Spotlight on former PM's daughter in Pakistan polls

Ms Maryam Nawaz, the daughter of ousted Pakistani prime minister Nawaz Sharif, with a supporter at a rally in Lahore last Saturday. The ruling PML-N party has made Ms Maryam - a telegenic but inexperienced politician - the face of its campaign in a b
Ms Maryam Nawaz, the daughter of ousted Pakistani prime minister Nawaz Sharif, with a supporter at a rally in Lahore last Saturday. The ruling PML-N party has made Ms Maryam - a telegenic but inexperienced politician - the face of its campaign in a by-election seen as a litmus test for the party in the wake of Mr Nawaz's removal.PHOTO: REUTERS

LAHORE • In the campaign for a Pakistan by-election seen as a test of support for ousted prime minister Nawaz Sharif, the most visible figure is not on the ballot: It is his daughter, Maryam, widely touted as his political heir apparent.

This past weekend, crowds mobbed Ms Maryam's car and threw rose petals as she criss- crossed the eastern city of Lahore campaigning for her mother, Mrs Kulsoom Nawaz, the ruling Pakistan Muslim League-Nawaz (PML-N) party's candidate to contest the seat Mr Nawaz was forced to vacate by a Supreme Court ruling in July.

With Mrs Kulsoom in London for cancer surgery, accompanied by Mr Nawaz, 43-year-old Ms Maryam has led the campaign with fiery speeches denouncing her father's opponents and the Supreme Court.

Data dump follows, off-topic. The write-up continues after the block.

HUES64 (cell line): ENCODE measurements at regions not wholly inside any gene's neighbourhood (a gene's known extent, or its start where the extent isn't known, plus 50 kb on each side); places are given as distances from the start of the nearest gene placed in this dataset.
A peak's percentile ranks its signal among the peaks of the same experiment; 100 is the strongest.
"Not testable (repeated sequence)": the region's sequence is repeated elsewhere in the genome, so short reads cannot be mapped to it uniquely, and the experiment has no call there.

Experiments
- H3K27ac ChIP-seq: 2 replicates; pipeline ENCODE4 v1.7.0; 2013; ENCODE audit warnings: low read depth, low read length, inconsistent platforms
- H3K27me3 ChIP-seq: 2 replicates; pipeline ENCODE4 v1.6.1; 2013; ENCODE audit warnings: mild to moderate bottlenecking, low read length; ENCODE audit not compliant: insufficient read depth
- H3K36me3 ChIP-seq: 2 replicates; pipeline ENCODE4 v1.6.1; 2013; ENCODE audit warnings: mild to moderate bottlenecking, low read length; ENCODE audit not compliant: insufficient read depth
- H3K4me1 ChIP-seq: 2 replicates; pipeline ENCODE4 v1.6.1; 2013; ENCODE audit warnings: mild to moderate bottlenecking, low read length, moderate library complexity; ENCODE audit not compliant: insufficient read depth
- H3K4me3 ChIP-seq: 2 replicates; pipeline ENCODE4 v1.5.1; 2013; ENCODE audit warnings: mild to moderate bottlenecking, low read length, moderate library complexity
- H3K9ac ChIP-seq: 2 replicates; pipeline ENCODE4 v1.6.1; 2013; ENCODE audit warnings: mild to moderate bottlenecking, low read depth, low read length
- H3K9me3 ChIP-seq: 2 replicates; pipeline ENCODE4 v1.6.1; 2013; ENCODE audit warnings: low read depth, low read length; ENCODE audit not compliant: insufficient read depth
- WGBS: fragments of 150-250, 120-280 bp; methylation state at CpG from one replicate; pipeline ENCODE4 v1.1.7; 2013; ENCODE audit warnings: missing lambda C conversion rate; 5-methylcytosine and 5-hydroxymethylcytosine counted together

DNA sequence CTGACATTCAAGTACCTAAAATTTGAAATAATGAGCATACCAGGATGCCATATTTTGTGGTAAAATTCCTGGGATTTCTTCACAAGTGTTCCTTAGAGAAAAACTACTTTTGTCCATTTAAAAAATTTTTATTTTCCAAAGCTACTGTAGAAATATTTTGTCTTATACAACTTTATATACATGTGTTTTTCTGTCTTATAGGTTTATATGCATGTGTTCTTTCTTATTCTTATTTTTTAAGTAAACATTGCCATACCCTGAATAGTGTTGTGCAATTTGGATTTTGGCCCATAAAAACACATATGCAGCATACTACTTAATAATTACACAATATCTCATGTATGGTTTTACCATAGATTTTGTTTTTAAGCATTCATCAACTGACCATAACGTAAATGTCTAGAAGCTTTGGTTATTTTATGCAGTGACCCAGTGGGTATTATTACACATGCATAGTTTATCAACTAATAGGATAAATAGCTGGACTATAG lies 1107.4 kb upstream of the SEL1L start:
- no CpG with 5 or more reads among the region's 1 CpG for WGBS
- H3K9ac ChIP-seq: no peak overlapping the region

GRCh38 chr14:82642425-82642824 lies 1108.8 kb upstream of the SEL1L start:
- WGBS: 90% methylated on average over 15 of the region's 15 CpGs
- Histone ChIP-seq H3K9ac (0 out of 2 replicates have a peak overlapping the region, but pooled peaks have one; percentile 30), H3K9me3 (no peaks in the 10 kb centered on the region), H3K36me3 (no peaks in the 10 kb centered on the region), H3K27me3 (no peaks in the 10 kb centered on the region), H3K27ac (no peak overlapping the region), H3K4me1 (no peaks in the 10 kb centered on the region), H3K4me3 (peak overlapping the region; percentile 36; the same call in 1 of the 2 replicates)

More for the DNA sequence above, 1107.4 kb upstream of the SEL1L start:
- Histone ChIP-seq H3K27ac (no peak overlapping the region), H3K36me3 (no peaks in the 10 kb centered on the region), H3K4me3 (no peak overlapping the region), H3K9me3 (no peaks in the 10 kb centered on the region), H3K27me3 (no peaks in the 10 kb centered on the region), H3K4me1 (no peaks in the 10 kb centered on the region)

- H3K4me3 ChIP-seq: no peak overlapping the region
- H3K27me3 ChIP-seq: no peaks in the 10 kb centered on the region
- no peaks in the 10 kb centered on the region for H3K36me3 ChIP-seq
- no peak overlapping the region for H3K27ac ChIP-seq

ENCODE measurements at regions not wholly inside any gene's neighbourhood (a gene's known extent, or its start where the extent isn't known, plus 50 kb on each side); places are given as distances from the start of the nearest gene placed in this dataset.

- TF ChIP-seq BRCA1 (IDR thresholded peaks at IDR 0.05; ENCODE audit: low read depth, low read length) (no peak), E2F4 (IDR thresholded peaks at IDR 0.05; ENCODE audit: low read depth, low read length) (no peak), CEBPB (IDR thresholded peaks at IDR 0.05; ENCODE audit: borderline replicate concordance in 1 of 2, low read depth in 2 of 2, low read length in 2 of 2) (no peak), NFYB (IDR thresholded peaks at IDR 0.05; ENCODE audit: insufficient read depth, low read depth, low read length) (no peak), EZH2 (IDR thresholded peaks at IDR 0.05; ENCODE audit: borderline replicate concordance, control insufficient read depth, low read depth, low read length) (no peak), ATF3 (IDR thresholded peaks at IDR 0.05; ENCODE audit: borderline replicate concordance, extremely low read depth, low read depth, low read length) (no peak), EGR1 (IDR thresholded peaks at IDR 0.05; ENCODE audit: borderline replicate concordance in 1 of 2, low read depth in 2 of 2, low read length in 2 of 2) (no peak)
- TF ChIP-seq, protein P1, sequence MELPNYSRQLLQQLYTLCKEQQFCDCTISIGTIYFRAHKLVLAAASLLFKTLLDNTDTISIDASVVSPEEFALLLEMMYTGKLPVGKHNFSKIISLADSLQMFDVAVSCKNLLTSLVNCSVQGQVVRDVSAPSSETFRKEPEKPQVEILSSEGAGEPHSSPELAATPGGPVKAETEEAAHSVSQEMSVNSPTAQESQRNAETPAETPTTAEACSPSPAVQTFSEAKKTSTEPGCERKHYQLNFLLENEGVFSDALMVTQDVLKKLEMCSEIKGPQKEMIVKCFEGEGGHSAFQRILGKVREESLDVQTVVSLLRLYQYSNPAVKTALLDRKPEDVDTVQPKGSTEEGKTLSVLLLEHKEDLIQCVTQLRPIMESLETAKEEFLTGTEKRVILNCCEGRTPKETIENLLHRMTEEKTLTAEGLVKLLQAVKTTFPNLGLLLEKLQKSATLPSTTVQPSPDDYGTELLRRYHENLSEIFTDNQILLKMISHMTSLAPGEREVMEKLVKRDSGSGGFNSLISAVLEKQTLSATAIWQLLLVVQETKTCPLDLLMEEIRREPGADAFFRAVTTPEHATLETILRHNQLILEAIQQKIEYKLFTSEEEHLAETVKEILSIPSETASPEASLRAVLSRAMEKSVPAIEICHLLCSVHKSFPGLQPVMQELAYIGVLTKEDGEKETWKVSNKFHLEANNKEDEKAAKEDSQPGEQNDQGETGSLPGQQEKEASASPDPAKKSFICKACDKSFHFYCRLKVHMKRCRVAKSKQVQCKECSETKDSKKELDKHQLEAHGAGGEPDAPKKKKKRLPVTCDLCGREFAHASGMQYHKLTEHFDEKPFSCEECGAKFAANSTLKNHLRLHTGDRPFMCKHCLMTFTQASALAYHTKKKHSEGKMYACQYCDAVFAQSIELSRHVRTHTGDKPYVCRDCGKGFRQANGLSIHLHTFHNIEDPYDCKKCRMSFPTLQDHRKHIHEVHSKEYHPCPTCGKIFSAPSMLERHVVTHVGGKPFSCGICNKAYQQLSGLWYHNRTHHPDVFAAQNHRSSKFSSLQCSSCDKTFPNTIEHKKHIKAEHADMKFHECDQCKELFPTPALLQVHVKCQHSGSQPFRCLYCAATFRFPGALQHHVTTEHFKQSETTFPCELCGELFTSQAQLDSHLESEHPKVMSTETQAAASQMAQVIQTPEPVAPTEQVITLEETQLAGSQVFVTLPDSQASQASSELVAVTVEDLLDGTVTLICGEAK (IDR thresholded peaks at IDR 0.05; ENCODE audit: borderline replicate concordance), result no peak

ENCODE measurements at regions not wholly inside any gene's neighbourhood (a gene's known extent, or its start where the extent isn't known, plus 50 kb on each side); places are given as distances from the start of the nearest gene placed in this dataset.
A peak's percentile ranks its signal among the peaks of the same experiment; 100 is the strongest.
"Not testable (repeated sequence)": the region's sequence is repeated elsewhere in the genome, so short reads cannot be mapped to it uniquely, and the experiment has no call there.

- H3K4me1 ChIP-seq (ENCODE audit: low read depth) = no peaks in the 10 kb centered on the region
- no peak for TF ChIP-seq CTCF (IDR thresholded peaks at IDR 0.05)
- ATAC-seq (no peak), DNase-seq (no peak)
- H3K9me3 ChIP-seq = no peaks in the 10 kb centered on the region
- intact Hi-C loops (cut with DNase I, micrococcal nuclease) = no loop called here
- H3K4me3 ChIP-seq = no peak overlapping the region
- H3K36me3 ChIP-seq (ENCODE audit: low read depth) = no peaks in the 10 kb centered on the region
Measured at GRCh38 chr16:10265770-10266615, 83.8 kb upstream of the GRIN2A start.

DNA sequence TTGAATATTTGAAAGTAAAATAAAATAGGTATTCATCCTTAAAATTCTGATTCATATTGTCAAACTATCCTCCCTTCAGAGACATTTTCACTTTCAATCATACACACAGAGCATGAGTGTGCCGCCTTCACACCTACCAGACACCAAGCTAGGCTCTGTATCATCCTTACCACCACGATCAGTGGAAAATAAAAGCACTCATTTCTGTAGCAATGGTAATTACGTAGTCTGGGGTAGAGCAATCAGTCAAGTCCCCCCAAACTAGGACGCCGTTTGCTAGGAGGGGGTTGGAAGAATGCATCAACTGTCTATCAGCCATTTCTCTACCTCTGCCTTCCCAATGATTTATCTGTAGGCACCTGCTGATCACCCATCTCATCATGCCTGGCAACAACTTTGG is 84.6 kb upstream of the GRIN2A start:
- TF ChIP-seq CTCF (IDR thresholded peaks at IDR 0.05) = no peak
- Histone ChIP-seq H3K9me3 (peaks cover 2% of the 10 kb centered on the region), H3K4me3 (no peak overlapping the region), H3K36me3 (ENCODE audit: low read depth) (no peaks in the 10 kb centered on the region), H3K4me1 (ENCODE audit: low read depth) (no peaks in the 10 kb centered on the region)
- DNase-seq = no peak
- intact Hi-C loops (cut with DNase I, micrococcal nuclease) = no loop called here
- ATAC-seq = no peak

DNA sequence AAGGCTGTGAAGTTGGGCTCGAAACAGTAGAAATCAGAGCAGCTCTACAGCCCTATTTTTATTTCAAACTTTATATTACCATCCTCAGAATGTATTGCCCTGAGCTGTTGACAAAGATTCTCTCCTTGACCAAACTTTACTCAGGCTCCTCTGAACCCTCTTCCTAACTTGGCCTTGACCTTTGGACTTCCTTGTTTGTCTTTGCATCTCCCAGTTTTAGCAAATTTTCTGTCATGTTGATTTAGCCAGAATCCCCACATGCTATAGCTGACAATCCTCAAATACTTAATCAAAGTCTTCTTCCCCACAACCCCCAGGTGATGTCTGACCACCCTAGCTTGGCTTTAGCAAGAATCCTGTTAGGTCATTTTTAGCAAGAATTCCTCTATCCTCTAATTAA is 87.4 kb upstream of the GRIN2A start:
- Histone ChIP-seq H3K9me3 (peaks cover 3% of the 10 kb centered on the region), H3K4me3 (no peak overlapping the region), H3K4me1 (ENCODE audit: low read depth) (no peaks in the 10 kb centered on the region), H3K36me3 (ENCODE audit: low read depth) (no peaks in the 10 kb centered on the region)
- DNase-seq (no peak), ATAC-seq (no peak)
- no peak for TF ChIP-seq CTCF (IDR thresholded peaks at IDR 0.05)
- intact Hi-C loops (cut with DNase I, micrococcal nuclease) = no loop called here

Her influence within the PML-N has grown in recent years, with senior party figures crediting her with Mr Nawaz's move to embrace relatively more pro-women and liberal causes in a staunchly conservative nation of 208 million people.

"I am proud to be the torch-bearer of the ideology which PML-N has," Ms Maryam told Reuters at the weekend in Punjab's provincial capital, Lahore, her father's electoral power base. "I am (Nawaz's) reflection, I am his extension. I have grown up espousing his agenda, his ideology."

She has framed the election as a chance for voters to protest against the Supreme Court's verdict against her father and help the PML-N flex its electoral muscle.

The by-election is seen as a litmus test for the PML-N in the wake of Mr Nawaz's ouster, and an early indicator of voter sentiment ahead of a general election next year.

Opposition leader Imran Khan, eager to make inroads into the PML-N's political heartland in Punjab, has accused Ms Maryam of benefiting from alleged corruption swirling around her father, and cast the by-election as a plebiscite on corruption. "This election will decide where the people of Pakistan stand," the leader of the Pakistan Tehreek-e-Insaf party told crowds in Lahore last week.

The PML-N made Ms Maryam - a telegenic but inexperienced politician - the face of the campaign despite a Supreme Court-appointed panel accusing her of signing forged documents to obscure ownership of offshore companies used to buy upmarket London flats. She denies any wrongdoing, but the court has ordered a criminal investigation into her, Mr Nawaz and other family members.

Ms Maryam said her father's dismissal is a conspiracy, noting that his success in reinvigorating the economy and overall popularity had "sent alarm bells ringing" for those who do not want Pakistan to have a strong leader. She was coy when asked whether she had ambitions to be prime minister one day, saying she was not eyeing anything. But senior PML-N officials expect her to at least become a minister in the next Cabinet if the party holds on to power after the 2018 polls.

REUTERS

A version of this article appeared in the print edition of The Straits Times on September 14, 2017, with the headline 'Spotlight on former PM's daughter in Pakistan polls'. Print Edition | Subscribe